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To Be or Not To Be: That is the question of James 2:5

Discussion in 'Bible Versions & Translations' started by davidtaylorjr, Dec 26, 2019.

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  1. davidtaylorjr

    davidtaylorjr Well-Known Member

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    In another thread it came through that some people think that the non-use of italics in the ESV for "to be" in James 2:5 is dishonest and changes the meaning of the verse. My response with the underlying Greek is below.
    @Van I'm not questioning your abilities. I am saying that you either cannot or will not (I don't know which is correct) interact with the Greek. Why are you dodging this?
     
  2. Van

    Van Well-Known Member
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    Taint so
     
  3. davidtaylorjr

    davidtaylorjr Well-Known Member

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    Van, can you give me your thoughts on my OP instead of just saying Taint So?
     
  4. davidtaylorjr

    davidtaylorjr Well-Known Member

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    @Van

    Regarding James 2:5, do you really think someone is rich in faith before salvation? The answer to that is no. There is none that love God before salvation (Romans 3).

    Furthermore, let's look at the Greek. The word for "rich" πλούσιος literally means "to being plentifully supplied with." So you can literally say, "has God not chosen those poor in the world to be plentifully supplied with faith"

    So no, it is not changing any meaning to add the words "to be." If anything, it makes the meaning MORE CLEAR and accurate. It is MORE literal than the translations you supplied as a reference. But again, Romans 3 makes clear that there are none that seek after God. So how can they already be rich in faith? That makes no sense biblically and it also makes no sense grammatically.
     
  5. Van

    Van Well-Known Member
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    I am not the one addressing the poster and not the post.
     
  6. davidtaylorjr

    davidtaylorjr Well-Known Member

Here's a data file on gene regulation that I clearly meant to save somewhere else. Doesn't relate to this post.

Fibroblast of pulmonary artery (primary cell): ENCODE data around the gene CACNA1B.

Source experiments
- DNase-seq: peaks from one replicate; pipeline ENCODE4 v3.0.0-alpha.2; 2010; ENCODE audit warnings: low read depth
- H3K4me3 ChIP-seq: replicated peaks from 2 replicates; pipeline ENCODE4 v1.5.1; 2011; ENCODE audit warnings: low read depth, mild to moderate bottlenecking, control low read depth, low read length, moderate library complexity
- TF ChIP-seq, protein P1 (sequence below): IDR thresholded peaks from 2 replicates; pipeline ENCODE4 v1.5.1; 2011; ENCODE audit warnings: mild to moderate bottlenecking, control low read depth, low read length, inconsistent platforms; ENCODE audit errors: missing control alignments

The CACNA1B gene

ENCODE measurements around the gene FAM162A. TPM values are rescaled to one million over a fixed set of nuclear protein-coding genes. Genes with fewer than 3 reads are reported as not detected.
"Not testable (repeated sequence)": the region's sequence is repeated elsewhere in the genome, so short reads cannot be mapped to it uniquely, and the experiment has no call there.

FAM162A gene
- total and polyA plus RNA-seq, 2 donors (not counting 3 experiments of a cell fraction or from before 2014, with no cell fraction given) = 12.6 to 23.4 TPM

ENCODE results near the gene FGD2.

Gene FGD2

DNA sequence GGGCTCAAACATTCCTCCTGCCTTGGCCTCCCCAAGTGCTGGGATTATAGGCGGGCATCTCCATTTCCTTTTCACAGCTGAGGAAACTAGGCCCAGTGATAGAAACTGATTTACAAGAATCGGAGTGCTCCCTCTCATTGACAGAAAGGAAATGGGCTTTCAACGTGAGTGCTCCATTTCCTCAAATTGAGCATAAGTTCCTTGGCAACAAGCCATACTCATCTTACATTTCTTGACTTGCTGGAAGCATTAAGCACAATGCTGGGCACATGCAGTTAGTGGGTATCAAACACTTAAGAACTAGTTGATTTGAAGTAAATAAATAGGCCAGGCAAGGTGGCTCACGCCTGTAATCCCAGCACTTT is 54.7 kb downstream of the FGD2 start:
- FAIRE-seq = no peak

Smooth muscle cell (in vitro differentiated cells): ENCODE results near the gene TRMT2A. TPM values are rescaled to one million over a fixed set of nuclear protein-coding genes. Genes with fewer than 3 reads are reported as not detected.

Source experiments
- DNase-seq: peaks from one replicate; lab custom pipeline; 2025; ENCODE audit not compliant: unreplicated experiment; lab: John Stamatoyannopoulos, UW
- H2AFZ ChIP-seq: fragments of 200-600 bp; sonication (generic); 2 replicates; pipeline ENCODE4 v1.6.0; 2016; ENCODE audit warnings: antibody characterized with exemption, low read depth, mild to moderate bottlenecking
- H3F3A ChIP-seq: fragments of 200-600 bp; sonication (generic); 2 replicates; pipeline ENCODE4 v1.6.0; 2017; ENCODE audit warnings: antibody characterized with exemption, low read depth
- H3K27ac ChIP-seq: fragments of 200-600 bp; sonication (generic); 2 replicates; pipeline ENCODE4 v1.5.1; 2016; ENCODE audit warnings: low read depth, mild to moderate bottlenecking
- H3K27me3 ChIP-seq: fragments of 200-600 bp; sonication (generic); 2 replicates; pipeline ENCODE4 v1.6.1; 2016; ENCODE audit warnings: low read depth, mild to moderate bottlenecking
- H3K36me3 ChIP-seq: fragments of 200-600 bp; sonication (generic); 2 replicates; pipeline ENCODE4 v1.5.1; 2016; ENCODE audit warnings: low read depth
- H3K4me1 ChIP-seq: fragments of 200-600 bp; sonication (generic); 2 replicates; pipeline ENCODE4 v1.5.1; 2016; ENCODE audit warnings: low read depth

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    @Van

    @Van

    Regarding James 2:5, do you really think someone is rich in faith before salvation? The answer to that is no. There is none that love God before salvation (Romans 3).

    Furthermore, let's look at the Greek. The word for "rich" πλούσιος literally means "to being plentifully supplied with." So you can literally say, "has God not chosen those poor in the world to be plentifully supplied with faith"

    So no, it is not changing any meaning to add the words "to be." If anything, it makes the meaning MORE CLEAR and accurate. It is MORE literal than the translations you supplied as a reference. But again, Romans 3 makes clear that there are none that seek after God. So how can they already be rich in faith? That makes no sense biblically and it also makes no sense grammatically.
     
  7. Van

    Van Well-Known Member
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    To trust in the actual text, or to be mislead by the altered text, that is the question. Whether to suffer the slings and arrows of outrageous falsehoods, or stand firmly against destructive falsehoods. That is the question.

    And note the effort to go to another verse that does not say what Calvinism claims, the no one seeks God with the Calvinist add on "at any time."

    Unconditional Election is bogus, James 2:5. The heirs to the kingdom loved God before they were chosen for salvation individually. They were rich in faith before they were chosen.
     
    #7 Van, Dec 26, 2019
    Last edited: Dec 26, 2019
  8. davidtaylorjr

    davidtaylorjr Well-Known Member

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    @Van
    Let's look at the Greek. The word for "rich" πλούσιος literally means "to being plentifully supplied with." So you can literally say, "has God not chosen those poor in the world to be plentifully supplied with faith"